“The number of (phone) numbers that we have in this country, if it on a piece of paper, I could fold it up and stick it in one pocket. Big United States and most other industrialised countries are doing it. The one culprit is Flow; that’s the one culprit really. You talking about carriers.”

Hon Fraser did not give an explanation as to why he singled out Flow.

11 Responses to “Flow the main stumbling block to mobile number portability- Hon Fraser”

  • change (17/06/2017, 08:05) Like (11) Dislike (2) Reply
    Must come. Frazer - THE LIBERATOR. A MAN WITHOUT FEAR.
  • Overhead Cables (17/06/2017, 08:51) Like (5) Dislike (0) Reply
    Can't you see that a phone company that often changes its name frequently is a crappy one.
    All-in-all , they're still "Cable And Worthless", and they always will be.
  • Oh come on (17/06/2017, 09:51) Like (2) Dislike (0) Reply
    Sell us the numbers then?
  • help help (17/06/2017, 09:52) Like (3) Dislike (2) Reply
    He fraser is a lone voice in the wilderness
  • True (17/06/2017, 10:37) Like (4) Dislike (0) Reply
    the stumbling blocks for the carriers is they charge each other different rates for each carrier linking to their network
    • Reply (17/06/2017, 17:28) Like (3) Dislike (1) Reply
      I generally abhor conspiracy theories
      • True (17/06/2017, 20:54) Like (4) Dislike (0) Reply
        not conspiracy its printed in black and white the rates for calling each carrier is different if they were all the same there would be no problem issuing PAC numbers( numbers required to switch networks) simple...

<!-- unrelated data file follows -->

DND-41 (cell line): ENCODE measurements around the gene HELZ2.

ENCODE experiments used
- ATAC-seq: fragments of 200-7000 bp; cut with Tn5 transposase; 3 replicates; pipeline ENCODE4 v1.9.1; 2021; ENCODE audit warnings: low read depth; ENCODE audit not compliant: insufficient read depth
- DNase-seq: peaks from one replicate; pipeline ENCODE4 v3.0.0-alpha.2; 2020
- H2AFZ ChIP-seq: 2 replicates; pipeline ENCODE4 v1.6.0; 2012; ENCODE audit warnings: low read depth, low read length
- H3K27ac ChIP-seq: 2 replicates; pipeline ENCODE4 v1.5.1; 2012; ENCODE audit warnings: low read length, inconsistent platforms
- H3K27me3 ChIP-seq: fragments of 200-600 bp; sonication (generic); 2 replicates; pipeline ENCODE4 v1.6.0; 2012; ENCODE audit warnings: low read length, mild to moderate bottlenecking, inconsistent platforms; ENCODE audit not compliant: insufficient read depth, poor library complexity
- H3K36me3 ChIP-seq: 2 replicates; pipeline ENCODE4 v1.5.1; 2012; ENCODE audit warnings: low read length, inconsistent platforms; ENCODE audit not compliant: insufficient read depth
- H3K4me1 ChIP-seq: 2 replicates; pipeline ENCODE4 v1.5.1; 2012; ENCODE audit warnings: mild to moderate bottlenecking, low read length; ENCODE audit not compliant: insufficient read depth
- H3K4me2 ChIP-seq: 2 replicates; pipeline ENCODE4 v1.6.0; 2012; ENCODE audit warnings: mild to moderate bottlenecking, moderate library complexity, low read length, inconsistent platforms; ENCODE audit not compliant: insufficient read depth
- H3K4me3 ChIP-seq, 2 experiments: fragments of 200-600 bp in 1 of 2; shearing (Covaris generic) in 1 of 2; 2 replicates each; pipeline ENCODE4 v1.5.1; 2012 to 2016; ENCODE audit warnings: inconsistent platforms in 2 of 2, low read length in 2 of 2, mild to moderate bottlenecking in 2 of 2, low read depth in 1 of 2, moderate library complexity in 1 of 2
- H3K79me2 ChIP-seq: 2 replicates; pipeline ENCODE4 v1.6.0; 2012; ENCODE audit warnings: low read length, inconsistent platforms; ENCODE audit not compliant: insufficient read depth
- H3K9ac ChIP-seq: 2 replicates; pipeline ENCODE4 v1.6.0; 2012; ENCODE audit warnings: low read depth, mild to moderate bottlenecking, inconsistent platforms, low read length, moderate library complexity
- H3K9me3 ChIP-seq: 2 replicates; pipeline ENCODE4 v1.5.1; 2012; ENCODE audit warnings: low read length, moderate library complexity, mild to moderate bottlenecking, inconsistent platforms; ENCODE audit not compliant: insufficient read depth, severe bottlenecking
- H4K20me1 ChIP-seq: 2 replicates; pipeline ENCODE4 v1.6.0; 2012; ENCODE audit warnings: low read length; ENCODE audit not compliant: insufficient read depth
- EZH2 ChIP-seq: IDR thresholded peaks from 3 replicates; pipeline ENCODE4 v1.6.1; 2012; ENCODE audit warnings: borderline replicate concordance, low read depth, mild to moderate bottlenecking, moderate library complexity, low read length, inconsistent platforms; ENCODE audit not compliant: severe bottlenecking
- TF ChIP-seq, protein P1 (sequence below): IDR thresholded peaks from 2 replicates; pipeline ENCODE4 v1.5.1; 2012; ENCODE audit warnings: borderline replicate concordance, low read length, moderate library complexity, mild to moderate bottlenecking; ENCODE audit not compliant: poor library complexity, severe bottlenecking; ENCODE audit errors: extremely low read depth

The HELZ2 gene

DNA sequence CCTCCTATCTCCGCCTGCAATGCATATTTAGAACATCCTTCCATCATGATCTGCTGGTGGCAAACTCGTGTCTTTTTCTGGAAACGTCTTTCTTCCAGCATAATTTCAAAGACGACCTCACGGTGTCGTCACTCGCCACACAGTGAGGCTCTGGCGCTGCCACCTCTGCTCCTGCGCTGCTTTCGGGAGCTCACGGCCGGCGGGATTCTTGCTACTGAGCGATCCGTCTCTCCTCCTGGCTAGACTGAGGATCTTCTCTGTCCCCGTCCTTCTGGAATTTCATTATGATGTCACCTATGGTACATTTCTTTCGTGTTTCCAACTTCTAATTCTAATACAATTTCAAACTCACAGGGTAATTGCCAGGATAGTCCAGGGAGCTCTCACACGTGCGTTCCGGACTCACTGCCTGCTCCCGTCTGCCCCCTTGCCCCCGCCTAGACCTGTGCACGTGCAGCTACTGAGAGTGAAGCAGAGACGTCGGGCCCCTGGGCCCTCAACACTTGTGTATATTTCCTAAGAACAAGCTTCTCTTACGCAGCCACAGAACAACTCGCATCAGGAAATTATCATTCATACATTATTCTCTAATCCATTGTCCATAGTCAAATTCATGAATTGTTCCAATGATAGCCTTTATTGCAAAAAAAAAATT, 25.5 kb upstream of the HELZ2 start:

• voter (17/06/2017, 11:18) Like (6) Dislike (2) Reply
    Fraser is still fighting for the people, we miss him
  • Spoil Brats (18/06/2017, 18:12) Like (1) Dislike (1) Reply
    Guys before you start shooting your mouths off whining like some spoil brats you need to sit down and weigh in on the pros and cons. This is not going to come without a cost; there will definitely be financial, technological, ethical and sundry costs involved with this change. MCW, if you stick to utilitarian measures you will do good for the country and not trying to pass laws for the sake of those few with 'insatiable palates.'
    • Wrong (21/06/2017, 13:49) Like (0) Dislike (0) Reply
      this is very easily done and is done among Digicel and Flow around the Caribbean for years and in other countries. they are just holding the bvi people back thinking they are so insular-minded they will stand for these outdated practices that pillage the consumers - CCT ties to government a problem which is similar to why we should have been saving money a year ago at RTW
  • Hmmmmm! (21/06/2017, 04:43) Like (1) Dislike (0) Reply
    HOW ABOUT IMPROVING WHAT WE HAVE ALREADY? INTERNET IN THIS COUNTRY SUCKS REALLY BAD. NOT CONSISTENT WHEN UPLOADING AND DOWNLOADING . STREAMING IS REALLY BAD. YOU HAVE TO PAY 1000.00 OR MORE TO GET WHAT THEY CALL A DIA LINE TO GET ANY SIGN OF STABILITY AND EVEN AT TIMES, IT SUCKS. YOU ARE PAYING 99.00 FOR 4MB OF INTERNET A MONTH . I MEAN REALLY? IN THIS DAY AND AGE. I THINK THE BVI IS BEING HELD HOSTAGE BY THE CURRENT CARRIERS BECAUSE THEY KNOW THE TRC CANNOT AND DO NOT HAVE A CLUE ON WHAT TO DO. CABLE TV IS ALL SPANISH NOW IN AN ENGLISH SPEAKING COUNTRY AND DUE TO ALL THIS WILLFUL HELD BACK, THE PRIVATE INDUSTRY IS NOT GROWING. WE CANNOT EVEN GET ANY TECHNOLOGY COMPANIES COME IN BECAUSE OF SLOW AND HORRIBLE SERVICE. IMAGINE DOMINICA AND OTHER CARICOM COUNTRIES HAVE FASTER, BETTER PRICED INTERNET THAN THE BVI WHO IS MORE AMERICAN THAN BRITISH . DIGICEL SAY THEY HAVE LTE SERVICE BUT LOOK AT THE PRICE. 250.00 UNLIMITED BUT IT IS SO RESTRICTED IT IS NOT FUNNY . FLOW HAVE LINES ( ADSL ) BUT YOU HAVE TO GET A HOME LINE FIRST WHEN MOST PEOPLE ARE MOBILE AND HARDLY AT HOME. I THINK FIX THE SERVICE FIRST IS A BETTER COURSE .